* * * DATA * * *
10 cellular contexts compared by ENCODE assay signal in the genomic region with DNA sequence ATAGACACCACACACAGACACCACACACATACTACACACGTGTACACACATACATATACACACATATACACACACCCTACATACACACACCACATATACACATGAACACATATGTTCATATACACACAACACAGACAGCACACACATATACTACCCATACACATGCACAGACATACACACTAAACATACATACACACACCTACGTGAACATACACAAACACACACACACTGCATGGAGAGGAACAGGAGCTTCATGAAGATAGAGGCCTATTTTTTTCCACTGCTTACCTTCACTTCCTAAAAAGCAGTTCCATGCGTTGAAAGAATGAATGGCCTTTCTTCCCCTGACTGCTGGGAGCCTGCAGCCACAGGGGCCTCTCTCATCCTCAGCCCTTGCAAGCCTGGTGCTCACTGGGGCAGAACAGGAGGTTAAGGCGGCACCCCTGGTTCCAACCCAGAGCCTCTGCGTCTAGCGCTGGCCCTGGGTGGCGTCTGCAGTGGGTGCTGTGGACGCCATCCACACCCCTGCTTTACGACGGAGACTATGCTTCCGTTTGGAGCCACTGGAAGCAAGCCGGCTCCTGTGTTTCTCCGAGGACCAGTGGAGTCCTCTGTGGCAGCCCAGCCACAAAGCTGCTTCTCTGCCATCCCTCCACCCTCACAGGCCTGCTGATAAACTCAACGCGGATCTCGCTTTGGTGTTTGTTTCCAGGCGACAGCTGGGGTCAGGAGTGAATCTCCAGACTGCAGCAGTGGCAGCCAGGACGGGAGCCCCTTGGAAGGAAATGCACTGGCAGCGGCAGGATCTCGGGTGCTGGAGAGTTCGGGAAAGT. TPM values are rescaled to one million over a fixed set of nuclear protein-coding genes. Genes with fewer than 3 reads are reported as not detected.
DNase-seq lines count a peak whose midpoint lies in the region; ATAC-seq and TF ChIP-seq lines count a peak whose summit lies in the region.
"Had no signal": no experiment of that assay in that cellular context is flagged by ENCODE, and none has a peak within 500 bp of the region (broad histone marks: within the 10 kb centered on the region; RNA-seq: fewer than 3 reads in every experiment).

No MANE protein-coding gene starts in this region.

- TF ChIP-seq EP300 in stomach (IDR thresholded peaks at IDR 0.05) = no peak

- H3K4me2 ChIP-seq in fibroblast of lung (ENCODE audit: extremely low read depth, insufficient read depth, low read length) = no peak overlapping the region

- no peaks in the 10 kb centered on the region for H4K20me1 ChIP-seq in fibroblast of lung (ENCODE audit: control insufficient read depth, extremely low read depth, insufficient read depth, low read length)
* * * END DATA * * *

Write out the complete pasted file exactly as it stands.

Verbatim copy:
10 cellular contexts compared by ENCODE assay signal in the genomic region with DNA sequence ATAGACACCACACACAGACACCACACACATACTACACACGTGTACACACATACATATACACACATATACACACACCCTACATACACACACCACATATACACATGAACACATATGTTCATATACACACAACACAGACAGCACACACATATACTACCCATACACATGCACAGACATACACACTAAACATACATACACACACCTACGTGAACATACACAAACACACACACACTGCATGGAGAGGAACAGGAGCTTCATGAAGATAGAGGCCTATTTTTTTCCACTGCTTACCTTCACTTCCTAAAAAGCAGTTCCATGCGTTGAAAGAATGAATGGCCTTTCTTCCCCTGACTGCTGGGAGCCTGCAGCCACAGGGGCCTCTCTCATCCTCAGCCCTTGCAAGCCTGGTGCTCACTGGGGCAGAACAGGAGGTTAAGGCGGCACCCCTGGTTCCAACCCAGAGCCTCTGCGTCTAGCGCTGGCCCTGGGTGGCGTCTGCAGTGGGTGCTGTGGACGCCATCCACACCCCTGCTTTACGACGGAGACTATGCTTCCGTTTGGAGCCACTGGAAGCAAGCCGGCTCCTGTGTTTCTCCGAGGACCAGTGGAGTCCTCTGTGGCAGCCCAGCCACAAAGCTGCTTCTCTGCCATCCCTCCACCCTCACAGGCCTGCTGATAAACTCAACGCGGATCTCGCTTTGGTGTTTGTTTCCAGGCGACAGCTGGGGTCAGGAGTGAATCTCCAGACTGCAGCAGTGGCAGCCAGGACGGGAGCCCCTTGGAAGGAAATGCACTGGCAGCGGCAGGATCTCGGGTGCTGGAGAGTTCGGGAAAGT. TPM values are rescaled to one million over a fixed set of nuclear protein-coding genes. Genes with fewer than 3 reads are reported as not detected.
DNase-seq lines count a peak whose midpoint lies in the region; ATAC-seq and TF ChIP-seq lines count a peak whose summit lies in the region.
"Had no signal": no experiment of that assay in that cellular context is flagged by ENCODE, and none has a peak within 500 bp of the region (broad histone marks: within the 10 kb centered on the region; RNA-seq: fewer than 3 reads in every experiment).

No MANE protein-coding gene starts in this region.

- TF ChIP-seq EP300 in stomach (IDR thresholded peaks at IDR 0.05) = no peak

- H3K4me2 ChIP-seq in fibroblast of lung (ENCODE audit: extremely low read depth, insufficient read depth, low read length) = no peak overlapping the region

- no peaks in the 10 kb centered on the region for H4K20me1 ChIP-seq in fibroblast of lung (ENCODE audit: control insufficient read depth, extremely low read depth, insufficient read depth, low read length)